Things that go unsaid. Except to an early morning sky, maybe. Because the words need saying and you know the sky won’t hurl them back at you, or explain, or justify, or defend a different point of view. Years ago, you expected a dear someone’s visit. Made plans for it. Exchanged letters about details, schedules, calendar dates. Then – boom – the visit doesn’t happen. Something else was more important in the expected visitor’s world. You say: yes, of course, I understand. Maybe you mean it, being of a reasonable disposition. The hurt remains nonetheless.
Out of this personal hurt, can a fictional character make something worthwhile for others – or even for the writer? Maybe. Time will tell, today or some other day.
The school year, reaching out tendrils the way the vine does at my window. Meeting with a school teacher this morning. Has she discussed the project with her Principal? Is there a budget allocation? I don’t know. She approached me last year about her own feelings of inadequacy in teaching writing skills to her Middle School class. Wanted to explore a partnership to help her as well as the children get over the daunting aspect of it all. I glanced at some of the official wordspeak on skill acquisitions last night, and felt my own spirit shrink and long to fly out a window. How to allow the words to come out and play when surrounded by rules, goals, and the humongous fear of the ridicule about to pounce down with glee on some simple, basic and spontaneous assembly of words crafted by no one else but you. Attempting the exercise with a class of ten or eleven-year olds?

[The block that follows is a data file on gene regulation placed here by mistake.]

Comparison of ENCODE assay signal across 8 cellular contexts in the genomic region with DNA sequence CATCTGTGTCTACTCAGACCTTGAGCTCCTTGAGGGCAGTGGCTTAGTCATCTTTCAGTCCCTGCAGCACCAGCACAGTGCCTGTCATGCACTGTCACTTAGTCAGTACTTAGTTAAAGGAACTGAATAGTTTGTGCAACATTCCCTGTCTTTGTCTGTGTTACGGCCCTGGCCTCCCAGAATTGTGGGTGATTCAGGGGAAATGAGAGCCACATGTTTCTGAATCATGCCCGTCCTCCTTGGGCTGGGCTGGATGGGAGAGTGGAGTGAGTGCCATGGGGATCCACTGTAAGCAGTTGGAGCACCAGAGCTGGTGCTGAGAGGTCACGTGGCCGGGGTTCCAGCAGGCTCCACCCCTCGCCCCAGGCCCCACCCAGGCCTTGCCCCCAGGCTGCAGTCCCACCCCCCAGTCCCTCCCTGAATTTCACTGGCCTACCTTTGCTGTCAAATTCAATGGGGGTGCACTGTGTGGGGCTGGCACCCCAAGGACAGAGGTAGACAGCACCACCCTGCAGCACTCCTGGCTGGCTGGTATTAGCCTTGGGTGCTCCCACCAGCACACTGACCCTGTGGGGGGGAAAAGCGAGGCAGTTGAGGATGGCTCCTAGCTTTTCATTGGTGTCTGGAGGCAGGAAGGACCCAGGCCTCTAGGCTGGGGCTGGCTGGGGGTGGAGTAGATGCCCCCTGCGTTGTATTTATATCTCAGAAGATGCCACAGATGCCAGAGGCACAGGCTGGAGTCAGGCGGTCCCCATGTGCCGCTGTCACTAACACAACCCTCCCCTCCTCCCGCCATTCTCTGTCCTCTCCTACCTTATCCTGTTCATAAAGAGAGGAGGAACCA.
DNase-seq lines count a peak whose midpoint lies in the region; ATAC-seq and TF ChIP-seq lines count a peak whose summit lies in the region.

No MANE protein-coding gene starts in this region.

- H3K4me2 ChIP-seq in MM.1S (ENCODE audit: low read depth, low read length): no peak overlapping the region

Unsaid. Unspoken. Unwritten. Giving life again to all those things pressed down into the compactor. Discarded, deleted, un-acknowledged. Facebook won’t do it. Maybe only fiction can.
In which case, at the personal level, reading Nabokov on James Joyce’s Ulysses may be the best intro I’ll ever find to breaking through to Joyce’s novel. (Amusing sidebar, last night, at the discovery of two typos that transform Vladimir Nabokov into a certain Nabakov. Almost too good to ignore. Perhaps one of the characters recalls a long-ago acquaintance by that name?)
Allez. Early mornings have turned cool here. The school year, lurking already. Calendar, rulers, pencils, crayons, and little children carrying their heavy tool kits in this season’s snazzy new selection of backpacks.